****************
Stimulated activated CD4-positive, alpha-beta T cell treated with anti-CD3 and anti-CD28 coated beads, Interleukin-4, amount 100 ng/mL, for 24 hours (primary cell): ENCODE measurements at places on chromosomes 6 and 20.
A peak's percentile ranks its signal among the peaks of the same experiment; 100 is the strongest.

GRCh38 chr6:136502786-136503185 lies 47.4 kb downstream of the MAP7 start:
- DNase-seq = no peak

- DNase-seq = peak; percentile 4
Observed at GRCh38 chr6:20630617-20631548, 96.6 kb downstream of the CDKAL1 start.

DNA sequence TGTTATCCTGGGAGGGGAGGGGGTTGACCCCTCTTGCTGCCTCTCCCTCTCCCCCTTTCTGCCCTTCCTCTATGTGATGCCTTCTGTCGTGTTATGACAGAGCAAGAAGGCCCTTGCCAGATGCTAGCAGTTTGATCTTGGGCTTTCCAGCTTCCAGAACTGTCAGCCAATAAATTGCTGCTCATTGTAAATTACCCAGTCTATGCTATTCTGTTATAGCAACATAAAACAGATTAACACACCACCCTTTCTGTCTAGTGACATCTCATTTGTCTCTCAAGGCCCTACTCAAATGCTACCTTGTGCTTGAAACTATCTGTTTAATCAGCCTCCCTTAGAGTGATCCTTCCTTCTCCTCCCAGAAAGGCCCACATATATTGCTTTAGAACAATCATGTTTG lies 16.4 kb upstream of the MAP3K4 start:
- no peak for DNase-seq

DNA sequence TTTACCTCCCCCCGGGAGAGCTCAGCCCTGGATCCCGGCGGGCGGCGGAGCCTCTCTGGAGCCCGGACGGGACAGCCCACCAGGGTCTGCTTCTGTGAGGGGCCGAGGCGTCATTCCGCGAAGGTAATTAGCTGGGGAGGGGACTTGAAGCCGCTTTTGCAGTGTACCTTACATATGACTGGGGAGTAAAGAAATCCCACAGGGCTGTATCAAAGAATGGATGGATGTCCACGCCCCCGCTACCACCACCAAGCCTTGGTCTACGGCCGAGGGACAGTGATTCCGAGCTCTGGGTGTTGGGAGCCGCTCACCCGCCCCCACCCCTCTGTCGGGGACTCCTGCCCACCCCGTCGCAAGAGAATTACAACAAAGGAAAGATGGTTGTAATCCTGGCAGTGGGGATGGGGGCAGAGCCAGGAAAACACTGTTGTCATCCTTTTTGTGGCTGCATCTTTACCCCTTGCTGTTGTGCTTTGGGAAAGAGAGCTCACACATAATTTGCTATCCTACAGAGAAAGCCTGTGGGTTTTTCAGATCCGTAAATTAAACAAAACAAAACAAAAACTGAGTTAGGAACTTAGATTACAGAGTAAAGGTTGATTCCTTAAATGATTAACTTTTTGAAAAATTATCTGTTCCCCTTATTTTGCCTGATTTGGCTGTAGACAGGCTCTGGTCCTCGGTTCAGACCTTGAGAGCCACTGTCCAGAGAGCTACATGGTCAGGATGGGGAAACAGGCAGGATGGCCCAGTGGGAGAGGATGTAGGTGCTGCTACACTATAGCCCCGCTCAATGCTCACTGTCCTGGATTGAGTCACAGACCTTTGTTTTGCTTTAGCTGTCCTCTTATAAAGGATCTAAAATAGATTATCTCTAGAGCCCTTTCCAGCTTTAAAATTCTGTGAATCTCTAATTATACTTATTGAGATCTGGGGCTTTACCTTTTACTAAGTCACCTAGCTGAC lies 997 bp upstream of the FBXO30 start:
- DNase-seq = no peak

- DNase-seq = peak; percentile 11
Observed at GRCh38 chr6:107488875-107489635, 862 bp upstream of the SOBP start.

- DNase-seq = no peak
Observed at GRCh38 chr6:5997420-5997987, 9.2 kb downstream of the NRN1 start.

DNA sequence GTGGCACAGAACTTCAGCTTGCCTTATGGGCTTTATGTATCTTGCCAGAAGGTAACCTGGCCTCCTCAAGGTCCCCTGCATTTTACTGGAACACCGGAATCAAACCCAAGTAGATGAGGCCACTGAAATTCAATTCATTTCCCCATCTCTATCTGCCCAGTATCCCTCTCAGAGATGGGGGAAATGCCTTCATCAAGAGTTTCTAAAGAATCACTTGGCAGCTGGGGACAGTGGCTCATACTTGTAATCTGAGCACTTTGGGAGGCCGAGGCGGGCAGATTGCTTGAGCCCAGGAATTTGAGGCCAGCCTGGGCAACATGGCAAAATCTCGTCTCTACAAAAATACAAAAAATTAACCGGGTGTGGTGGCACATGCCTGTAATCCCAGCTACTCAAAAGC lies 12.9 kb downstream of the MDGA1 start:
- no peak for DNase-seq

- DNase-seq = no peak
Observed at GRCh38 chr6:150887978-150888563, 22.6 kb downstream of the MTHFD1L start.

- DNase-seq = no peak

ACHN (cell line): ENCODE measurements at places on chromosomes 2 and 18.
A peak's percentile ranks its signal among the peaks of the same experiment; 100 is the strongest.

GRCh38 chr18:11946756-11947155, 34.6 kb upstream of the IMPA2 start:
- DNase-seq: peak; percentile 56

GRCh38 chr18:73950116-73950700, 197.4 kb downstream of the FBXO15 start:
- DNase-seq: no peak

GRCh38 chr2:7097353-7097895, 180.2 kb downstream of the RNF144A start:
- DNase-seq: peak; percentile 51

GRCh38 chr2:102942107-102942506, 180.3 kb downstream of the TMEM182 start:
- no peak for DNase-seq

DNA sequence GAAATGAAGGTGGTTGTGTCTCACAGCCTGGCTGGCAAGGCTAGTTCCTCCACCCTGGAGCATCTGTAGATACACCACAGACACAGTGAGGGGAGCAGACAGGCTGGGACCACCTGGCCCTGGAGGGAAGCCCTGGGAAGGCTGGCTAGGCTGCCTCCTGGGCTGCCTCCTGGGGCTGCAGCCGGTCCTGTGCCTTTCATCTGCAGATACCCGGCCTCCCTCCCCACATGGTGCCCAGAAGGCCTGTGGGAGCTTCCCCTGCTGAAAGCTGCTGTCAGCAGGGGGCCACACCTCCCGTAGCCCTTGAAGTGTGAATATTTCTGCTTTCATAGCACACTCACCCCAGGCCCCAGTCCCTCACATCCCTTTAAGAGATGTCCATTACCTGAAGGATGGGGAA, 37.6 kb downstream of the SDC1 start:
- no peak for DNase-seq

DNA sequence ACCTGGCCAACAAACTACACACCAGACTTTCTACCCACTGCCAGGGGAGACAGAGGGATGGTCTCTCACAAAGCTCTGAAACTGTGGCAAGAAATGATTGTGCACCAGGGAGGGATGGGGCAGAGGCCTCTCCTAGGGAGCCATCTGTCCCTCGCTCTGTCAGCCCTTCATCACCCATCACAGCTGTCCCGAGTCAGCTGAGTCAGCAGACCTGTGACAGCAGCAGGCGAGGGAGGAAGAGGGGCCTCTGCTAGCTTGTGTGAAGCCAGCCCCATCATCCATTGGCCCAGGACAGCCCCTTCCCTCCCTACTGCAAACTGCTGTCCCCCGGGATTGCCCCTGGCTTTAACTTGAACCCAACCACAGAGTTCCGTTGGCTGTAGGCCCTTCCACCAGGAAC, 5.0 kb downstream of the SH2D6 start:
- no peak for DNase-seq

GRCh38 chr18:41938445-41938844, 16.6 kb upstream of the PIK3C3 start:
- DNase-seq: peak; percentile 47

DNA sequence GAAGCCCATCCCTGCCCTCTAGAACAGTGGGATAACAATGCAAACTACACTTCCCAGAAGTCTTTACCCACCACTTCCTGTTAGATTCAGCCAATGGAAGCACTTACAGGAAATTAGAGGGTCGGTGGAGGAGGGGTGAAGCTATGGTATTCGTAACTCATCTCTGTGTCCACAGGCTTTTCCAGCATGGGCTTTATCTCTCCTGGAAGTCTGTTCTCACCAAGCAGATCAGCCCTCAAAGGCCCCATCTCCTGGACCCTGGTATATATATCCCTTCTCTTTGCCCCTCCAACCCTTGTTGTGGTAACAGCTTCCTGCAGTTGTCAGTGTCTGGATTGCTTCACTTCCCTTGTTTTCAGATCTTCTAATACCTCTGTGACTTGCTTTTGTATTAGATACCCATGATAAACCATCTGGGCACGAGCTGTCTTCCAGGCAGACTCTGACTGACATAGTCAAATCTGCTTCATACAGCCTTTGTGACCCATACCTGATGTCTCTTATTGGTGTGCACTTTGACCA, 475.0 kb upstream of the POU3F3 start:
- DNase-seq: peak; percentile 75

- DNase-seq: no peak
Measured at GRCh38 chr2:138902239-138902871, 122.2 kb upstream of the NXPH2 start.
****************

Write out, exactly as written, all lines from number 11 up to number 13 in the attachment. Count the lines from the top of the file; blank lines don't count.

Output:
- DNase-seq = peak; percentile 11
Observed at GRCh38 chr6:107488875-107489635, 862 bp upstream of the SOBP start.

- DNase-seq = no peak